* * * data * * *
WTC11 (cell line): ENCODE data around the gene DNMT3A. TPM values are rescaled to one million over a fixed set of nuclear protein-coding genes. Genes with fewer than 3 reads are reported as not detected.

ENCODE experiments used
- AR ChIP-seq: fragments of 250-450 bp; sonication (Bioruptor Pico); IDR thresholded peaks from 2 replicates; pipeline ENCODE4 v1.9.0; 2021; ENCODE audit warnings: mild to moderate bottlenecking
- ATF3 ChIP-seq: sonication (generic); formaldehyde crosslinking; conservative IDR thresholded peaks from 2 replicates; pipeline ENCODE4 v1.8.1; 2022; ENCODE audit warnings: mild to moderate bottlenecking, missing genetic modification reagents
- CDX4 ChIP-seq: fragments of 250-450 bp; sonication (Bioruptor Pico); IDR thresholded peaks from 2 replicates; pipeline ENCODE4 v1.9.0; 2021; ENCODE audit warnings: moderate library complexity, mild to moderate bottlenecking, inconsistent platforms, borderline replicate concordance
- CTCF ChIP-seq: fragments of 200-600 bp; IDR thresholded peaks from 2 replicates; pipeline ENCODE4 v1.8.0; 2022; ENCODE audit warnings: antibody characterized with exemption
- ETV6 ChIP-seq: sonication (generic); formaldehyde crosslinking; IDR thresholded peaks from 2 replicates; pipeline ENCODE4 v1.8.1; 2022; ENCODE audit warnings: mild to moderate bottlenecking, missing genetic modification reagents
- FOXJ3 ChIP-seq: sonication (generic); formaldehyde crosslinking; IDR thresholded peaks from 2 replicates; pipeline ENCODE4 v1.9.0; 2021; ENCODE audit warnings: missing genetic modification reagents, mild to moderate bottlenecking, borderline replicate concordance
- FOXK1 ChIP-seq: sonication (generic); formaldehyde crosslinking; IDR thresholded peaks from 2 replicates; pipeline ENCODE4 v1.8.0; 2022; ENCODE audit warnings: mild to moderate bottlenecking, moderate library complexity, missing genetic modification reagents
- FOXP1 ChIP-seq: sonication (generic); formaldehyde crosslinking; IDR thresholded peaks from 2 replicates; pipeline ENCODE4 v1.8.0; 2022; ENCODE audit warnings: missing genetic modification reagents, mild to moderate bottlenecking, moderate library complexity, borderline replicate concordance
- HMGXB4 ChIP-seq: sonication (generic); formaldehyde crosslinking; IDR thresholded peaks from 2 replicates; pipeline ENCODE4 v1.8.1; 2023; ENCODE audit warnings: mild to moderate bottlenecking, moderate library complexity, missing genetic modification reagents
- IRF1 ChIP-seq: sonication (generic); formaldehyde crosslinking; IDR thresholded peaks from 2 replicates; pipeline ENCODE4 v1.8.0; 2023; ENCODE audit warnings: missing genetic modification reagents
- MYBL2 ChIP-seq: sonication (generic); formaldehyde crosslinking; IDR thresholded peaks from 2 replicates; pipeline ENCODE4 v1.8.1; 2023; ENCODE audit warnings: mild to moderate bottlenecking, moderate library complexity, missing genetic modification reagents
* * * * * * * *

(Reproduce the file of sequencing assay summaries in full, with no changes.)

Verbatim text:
WTC11 (cell line): ENCODE data around the gene DNMT3A. TPM values are rescaled to one million over a fixed set of nuclear protein-coding genes. Genes with fewer than 3 reads are reported as not detected.

ENCODE experiments used
- AR ChIP-seq: fragments of 250-450 bp; sonication (Bioruptor Pico); IDR thresholded peaks from 2 replicates; pipeline ENCODE4 v1.9.0; 2021; ENCODE audit warnings: mild to moderate bottlenecking
- ATF3 ChIP-seq: sonication (generic); formaldehyde crosslinking; conservative IDR thresholded peaks from 2 replicates; pipeline ENCODE4 v1.8.1; 2022; ENCODE audit warnings: mild to moderate bottlenecking, missing genetic modification reagents
- CDX4 ChIP-seq: fragments of 250-450 bp; sonication (Bioruptor Pico); IDR thresholded peaks from 2 replicates; pipeline ENCODE4 v1.9.0; 2021; ENCODE audit warnings: moderate library complexity, mild to moderate bottlenecking, inconsistent platforms, borderline replicate concordance
- CTCF ChIP-seq: fragments of 200-600 bp; IDR thresholded peaks from 2 replicates; pipeline ENCODE4 v1.8.0; 2022; ENCODE audit warnings: antibody characterized with exemption
- ETV6 ChIP-seq: sonication (generic); formaldehyde crosslinking; IDR thresholded peaks from 2 replicates; pipeline ENCODE4 v1.8.1; 2022; ENCODE audit warnings: mild to moderate bottlenecking, missing genetic modification reagents
- FOXJ3 ChIP-seq: sonication (generic); formaldehyde crosslinking; IDR thresholded peaks from 2 replicates; pipeline ENCODE4 v1.9.0; 2021; ENCODE audit warnings: missing genetic modification reagents, mild to moderate bottlenecking, borderline replicate concordance
- FOXK1 ChIP-seq: sonication (generic); formaldehyde crosslinking; IDR thresholded peaks from 2 replicates; pipeline ENCODE4 v1.8.0; 2022; ENCODE audit warnings: mild to moderate bottlenecking, moderate library complexity, missing genetic modification reagents
- FOXP1 ChIP-seq: sonication (generic); formaldehyde crosslinking; IDR thresholded peaks from 2 replicates; pipeline ENCODE4 v1.8.0; 2022; ENCODE audit warnings: missing genetic modification reagents, mild to moderate bottlenecking, moderate library complexity, borderline replicate concordance
- HMGXB4 ChIP-seq: sonication (generic); formaldehyde crosslinking; IDR thresholded peaks from 2 replicates; pipeline ENCODE4 v1.8.1; 2023; ENCODE audit warnings: mild to moderate bottlenecking, moderate library complexity, missing genetic modification reagents
- IRF1 ChIP-seq: sonication (generic); formaldehyde crosslinking; IDR thresholded peaks from 2 replicates; pipeline ENCODE4 v1.8.0; 2023; ENCODE audit warnings: missing genetic modification reagents
- MYBL2 ChIP-seq: sonication (generic); formaldehyde crosslinking; IDR thresholded peaks from 2 replicates; pipeline ENCODE4 v1.8.1; 2023; ENCODE audit warnings: mild to moderate bottlenecking, moderate library complexity, missing genetic modification reagents